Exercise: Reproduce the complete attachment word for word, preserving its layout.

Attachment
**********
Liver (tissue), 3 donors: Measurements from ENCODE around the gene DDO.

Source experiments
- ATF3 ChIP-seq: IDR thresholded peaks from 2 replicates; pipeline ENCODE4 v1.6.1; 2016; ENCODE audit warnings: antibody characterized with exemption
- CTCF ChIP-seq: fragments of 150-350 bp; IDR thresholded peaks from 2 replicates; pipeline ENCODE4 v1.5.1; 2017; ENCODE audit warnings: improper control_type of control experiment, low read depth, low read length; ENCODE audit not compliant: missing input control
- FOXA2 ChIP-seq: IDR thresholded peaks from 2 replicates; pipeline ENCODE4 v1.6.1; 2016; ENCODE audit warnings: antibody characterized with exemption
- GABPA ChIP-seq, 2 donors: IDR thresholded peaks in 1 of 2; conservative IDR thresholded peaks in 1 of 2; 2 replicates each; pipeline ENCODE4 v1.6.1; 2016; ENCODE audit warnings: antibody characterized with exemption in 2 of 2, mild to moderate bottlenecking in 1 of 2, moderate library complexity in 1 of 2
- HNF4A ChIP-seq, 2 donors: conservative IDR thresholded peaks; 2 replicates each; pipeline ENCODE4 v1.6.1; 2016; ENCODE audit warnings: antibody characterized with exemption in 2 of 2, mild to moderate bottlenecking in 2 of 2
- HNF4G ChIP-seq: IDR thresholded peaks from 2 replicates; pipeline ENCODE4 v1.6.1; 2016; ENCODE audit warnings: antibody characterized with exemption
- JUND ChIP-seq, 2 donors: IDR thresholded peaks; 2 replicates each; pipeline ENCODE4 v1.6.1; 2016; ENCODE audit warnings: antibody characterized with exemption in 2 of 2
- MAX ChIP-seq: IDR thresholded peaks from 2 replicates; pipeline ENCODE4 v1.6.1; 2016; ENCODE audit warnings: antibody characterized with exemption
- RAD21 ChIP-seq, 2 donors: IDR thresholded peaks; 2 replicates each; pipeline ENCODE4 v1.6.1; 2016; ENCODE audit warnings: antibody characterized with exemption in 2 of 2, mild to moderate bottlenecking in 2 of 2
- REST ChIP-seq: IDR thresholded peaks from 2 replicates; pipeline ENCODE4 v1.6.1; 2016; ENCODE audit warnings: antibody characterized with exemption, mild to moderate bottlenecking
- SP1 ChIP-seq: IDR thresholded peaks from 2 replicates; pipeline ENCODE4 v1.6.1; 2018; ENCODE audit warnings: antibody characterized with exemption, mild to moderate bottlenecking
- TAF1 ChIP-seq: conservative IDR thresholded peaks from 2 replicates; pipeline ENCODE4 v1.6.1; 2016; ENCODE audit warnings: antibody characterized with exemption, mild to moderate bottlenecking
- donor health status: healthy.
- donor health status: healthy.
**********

Liver (tissue), 3 donors: Measurements from ENCODE around the gene DDO.

Source experiments
- ATF3 ChIP-seq: IDR thresholded peaks from 2 replicates; pipeline ENCODE4 v1.6.1; 2016; ENCODE audit warnings: antibody characterized with exemption
- CTCF ChIP-seq: fragments of 150-350 bp; IDR thresholded peaks from 2 replicates; pipeline ENCODE4 v1.5.1; 2017; ENCODE audit warnings: improper control_type of control experiment, low read depth, low read length; ENCODE audit not compliant: missing input control
- FOXA2 ChIP-seq: IDR thresholded peaks from 2 replicates; pipeline ENCODE4 v1.6.1; 2016; ENCODE audit warnings: antibody characterized with exemption
- GABPA ChIP-seq, 2 donors: IDR thresholded peaks in 1 of 2; conservative IDR thresholded peaks in 1 of 2; 2 replicates each; pipeline ENCODE4 v1.6.1; 2016; ENCODE audit warnings: antibody characterized with exemption in 2 of 2, mild to moderate bottlenecking in 1 of 2, moderate library complexity in 1 of 2
- HNF4A ChIP-seq, 2 donors: conservative IDR thresholded peaks; 2 replicates each; pipeline ENCODE4 v1.6.1; 2016; ENCODE audit warnings: antibody characterized with exemption in 2 of 2, mild to moderate bottlenecking in 2 of 2
- HNF4G ChIP-seq: IDR thresholded peaks from 2 replicates; pipeline ENCODE4 v1.6.1; 2016; ENCODE audit warnings: antibody characterized with exemption
- JUND ChIP-seq, 2 donors: IDR thresholded peaks; 2 replicates each; pipeline ENCODE4 v1.6.1; 2016; ENCODE audit warnings: antibody characterized with exemption in 2 of 2
- MAX ChIP-seq: IDR thresholded peaks from 2 replicates; pipeline ENCODE4 v1.6.1; 2016; ENCODE audit warnings: antibody characterized with exemption
- RAD21 ChIP-seq, 2 donors: IDR thresholded peaks; 2 replicates each; pipeline ENCODE4 v1.6.1; 2016; ENCODE audit warnings: antibody characterized with exemption in 2 of 2, mild to moderate bottlenecking in 2 of 2
- REST ChIP-seq: IDR thresholded peaks from 2 replicates; pipeline ENCODE4 v1.6.1; 2016; ENCODE audit warnings: antibody characterized with exemption, mild to moderate bottlenecking
- SP1 ChIP-seq: IDR thresholded peaks from 2 replicates; pipeline ENCODE4 v1.6.1; 2018; ENCODE audit warnings: antibody characterized with exemption, mild to moderate bottlenecking
- TAF1 ChIP-seq: conservative IDR thresholded peaks from 2 replicates; pipeline ENCODE4 v1.6.1; 2016; ENCODE audit warnings: antibody characterized with exemption, mild to moderate bottlenecking
- donor health status: healthy.
- donor health status: healthy.